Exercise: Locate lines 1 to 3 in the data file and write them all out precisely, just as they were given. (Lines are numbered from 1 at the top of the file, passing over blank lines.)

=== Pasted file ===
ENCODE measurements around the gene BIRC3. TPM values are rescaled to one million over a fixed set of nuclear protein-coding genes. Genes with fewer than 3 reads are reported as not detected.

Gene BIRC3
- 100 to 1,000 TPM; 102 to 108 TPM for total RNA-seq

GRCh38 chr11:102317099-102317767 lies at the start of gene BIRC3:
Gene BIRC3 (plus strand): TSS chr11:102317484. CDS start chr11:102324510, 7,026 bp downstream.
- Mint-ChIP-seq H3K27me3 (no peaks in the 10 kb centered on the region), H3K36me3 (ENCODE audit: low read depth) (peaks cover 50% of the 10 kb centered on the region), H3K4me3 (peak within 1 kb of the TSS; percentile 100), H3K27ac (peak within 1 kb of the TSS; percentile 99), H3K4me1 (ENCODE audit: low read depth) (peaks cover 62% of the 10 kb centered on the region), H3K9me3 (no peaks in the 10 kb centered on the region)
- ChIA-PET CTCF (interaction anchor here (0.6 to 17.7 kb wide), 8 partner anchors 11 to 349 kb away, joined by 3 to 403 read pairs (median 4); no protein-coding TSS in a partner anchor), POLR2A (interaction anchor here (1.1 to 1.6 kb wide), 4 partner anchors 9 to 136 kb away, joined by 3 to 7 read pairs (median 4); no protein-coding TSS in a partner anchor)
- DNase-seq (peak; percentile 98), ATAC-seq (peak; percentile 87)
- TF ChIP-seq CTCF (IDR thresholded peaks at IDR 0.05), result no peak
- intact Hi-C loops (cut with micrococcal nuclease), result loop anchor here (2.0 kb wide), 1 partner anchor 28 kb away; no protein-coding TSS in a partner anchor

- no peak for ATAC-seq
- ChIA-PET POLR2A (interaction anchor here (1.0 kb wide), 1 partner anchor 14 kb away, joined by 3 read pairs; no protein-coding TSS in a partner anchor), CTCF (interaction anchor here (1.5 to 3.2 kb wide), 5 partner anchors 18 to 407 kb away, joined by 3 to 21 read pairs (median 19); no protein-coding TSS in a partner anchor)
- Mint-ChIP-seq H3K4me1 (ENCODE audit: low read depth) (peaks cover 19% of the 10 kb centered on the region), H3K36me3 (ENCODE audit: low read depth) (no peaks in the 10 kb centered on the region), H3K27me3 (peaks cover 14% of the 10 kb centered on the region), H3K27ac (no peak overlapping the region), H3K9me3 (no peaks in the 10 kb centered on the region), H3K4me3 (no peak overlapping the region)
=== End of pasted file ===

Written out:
ENCODE measurements around the gene BIRC3. TPM values are rescaled to one million over a fixed set of nuclear protein-coding genes. Genes with fewer than 3 reads are reported as not detected.

Gene BIRC3
- 100 to 1,000 TPM; 102 to 108 TPM for total RNA-seq